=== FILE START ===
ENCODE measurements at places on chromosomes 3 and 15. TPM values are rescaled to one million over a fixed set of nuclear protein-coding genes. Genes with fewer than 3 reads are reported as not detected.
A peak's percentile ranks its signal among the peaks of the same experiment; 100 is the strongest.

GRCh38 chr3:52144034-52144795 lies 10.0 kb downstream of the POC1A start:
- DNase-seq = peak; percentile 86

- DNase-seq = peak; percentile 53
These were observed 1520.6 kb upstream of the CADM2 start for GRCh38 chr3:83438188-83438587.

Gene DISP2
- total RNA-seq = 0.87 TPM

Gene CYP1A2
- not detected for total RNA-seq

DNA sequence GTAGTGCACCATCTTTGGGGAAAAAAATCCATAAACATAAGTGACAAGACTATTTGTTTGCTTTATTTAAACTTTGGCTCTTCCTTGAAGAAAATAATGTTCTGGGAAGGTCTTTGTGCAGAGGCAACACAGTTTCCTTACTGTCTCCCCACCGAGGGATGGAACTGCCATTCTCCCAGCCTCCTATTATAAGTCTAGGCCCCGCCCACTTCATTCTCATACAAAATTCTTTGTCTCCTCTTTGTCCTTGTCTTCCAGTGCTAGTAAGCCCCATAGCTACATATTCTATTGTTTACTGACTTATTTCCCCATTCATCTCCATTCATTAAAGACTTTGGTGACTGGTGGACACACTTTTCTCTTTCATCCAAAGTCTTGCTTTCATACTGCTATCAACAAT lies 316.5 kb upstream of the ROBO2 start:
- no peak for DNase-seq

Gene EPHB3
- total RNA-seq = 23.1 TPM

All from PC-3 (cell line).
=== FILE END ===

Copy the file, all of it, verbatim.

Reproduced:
ENCODE measurements at places on chromosomes 3 and 15. TPM values are rescaled to one million over a fixed set of nuclear protein-coding genes. Genes with fewer than 3 reads are reported as not detected.
A peak's percentile ranks its signal among the peaks of the same experiment; 100 is the strongest.

GRCh38 chr3:52144034-52144795 lies 10.0 kb downstream of the POC1A start:
- DNase-seq = peak; percentile 86

- DNase-seq = peak; percentile 53
These were observed 1520.6 kb upstream of the CADM2 start for GRCh38 chr3:83438188-83438587.

Gene DISP2
- total RNA-seq = 0.87 TPM

Gene CYP1A2
- not detected for total RNA-seq

DNA sequence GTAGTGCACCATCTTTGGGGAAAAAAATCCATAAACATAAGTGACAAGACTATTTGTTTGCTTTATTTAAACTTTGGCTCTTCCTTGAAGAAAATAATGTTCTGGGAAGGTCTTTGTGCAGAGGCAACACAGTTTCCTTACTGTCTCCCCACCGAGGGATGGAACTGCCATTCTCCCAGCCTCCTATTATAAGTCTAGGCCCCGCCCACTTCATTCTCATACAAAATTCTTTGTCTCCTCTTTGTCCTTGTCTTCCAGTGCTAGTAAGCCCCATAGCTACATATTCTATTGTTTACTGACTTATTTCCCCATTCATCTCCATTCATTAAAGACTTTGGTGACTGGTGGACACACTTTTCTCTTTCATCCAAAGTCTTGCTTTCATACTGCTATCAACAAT lies 316.5 kb upstream of the ROBO2 start:
- no peak for DNase-seq

Gene EPHB3
- total RNA-seq = 23.1 TPM

All from PC-3 (cell line).